* Arthur W. Rogers, Tremeear's Annoated Criminal Code, 1929 (Calgary: Burroughs & Company, Ltd) (4th ed. 1929) at 222. Rogers notes that this provision first appeared in Section 170 of the original 1892 Criminal Code. The rest of his annotation consists of statements drawn from traditional English legal maxims on blasphemy law, citing cases such as Bradlaugh, Ramsay & Foote, and Bowman: "Publications which in an indecent and malicious spirit assail and asperse the truth of Christianity or of the Scriptures in language calculated and intended to shock the feelings and outrage the belief of mankind are punishable as blasphemous libels. But if the decencies of controversies are observed even the fundamentals of religion may be attacked without the right [sic] of being guilty of blasphemous libel. No justification of a blasphemous libel can be pleaded nor is argument as to its truth permitted." Citations, without discussion, are also given to some Canadian authorities such as R. v. Kinler and the E.J. Murphy's annotation to R. v. Sterry.

* A.E. Popple, Snow's Criminal Code of Canada (Toronto: Carswell) (5th edition 1939). Popple's annotation is much shorter than Rogers. He states that the definition of the offense is given in Rahard and Gott, and provides the same quotation as the first sentence of the rule quoted above. Popple also states that "The offence may be committed by written matter as well as by spoken words", citing Gott.

* Edward L. Greenspan & Marc Rosenberg, Martin's Annual Criminal Code 2006 (Aurora, Ont.: 2006). This annotation cross-references the blasphemous libel offense with the offenses of defamatory and seditious libel. It notes that "the term 'blasphemous libel' is not defined in the section" and concludes that "[t]his rather archaic section, if used, would, in all likelihood, be challenged under the Charter."

* Alan D. Gold, The Practitioner's Criminal Code, 2007 Edition (Markham, Ont.: 2006). Gold notes that "[t]his is a straight indictable offense. An accused can elect the mode of trial." (citing s. 536(2)). He also states that "[i]f ever prosecuted this section would be unlikely to survive a Charter challenge."

Thursday, February 3, 2011

Death Sentence Handed Down for Pakistani Blasphemer

A court in Pakistan's Punjab province has handed down a death sentence for a man accused of having blasphemed against the companions of the Prophet Muhammad. See Religion Clause Blog for more.

Tuesday, February 1, 2011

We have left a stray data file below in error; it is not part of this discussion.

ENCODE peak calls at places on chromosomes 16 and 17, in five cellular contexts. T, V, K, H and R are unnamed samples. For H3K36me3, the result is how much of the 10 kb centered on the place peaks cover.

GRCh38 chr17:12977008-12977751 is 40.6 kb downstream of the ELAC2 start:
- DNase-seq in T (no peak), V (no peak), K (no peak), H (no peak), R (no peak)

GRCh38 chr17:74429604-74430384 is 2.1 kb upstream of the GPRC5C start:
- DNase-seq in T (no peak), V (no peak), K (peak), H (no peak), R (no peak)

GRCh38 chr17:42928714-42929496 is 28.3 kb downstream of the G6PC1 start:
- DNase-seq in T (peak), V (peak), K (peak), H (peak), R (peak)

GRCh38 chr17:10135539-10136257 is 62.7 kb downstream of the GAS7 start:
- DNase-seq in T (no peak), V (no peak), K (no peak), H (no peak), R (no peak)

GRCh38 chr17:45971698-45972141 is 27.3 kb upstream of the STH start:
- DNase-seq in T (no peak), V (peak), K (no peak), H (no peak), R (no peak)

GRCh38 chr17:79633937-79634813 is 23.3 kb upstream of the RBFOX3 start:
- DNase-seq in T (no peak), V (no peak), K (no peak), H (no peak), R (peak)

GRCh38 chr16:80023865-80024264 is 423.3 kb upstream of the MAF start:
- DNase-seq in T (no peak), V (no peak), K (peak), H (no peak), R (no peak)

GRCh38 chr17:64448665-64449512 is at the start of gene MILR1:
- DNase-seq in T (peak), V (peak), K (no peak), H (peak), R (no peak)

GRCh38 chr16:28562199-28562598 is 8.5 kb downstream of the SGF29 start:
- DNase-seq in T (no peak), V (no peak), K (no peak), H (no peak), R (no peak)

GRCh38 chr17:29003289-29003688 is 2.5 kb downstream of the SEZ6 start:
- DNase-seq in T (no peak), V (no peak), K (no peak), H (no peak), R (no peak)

"Preventing New Cartoon Crisis"

Robert O. Freedman, Preventing New Cartoon Crisis, (Baltimore) Jewish Times (5 May 2006).

This short op-ed contains perhaps the most surprising and nearsighted response to the Danish Cartoon Controversy I've seen in the Western press. According to Freedman, "to prevent a future crisis of this type from erupting, what is needed is a 'code of conduct' for the newspapers and other media in both the Western and Muslim worlds. All governments must agree that the negative depiction of religion is 'out of bounds,' and penalties should be imposed on those who violate the code of conduct." In order to distinguish between "legitimate criticism" and "negative depiction of . . . religion", Freedman then proposes "the creation of an International Religious Court, composed of Christian, Muslim and Jewish clergymen . . . . Anyone feeling that his or her religion was insulted could appeal to the International Religious Court for a ruling on the matter, and the court would then determine whether a penalty should be invoked." Freedman then goes on to explain that the government with authority over the wrongdoer would have the responsibility to carry out the International Religious Court's punishment.

Although Freedman acknowledges the difficulty in finding a single Christian, Jew, and Muslim to represent the vast diversity within these particular religions on such a court, he overlooks several obvious problems. What about all the other religions in the world--wouldn't they deserve representation? What about non-religious individuals? How would such a court, composed purely of clergymen, reconcile international human rights guarantees of freedom of speech with the alleged "negative depiction of religion"? How could domestic nation states implement their findings without running afoul of domestic constitutional guarantees of freedom of speech? Is "negative depiction of religion" an intelligible and worthy standard to begin with? Although Freedman's desire to prevent another controversy is understandable, the problems with this proposal multiply the more one thinks about it.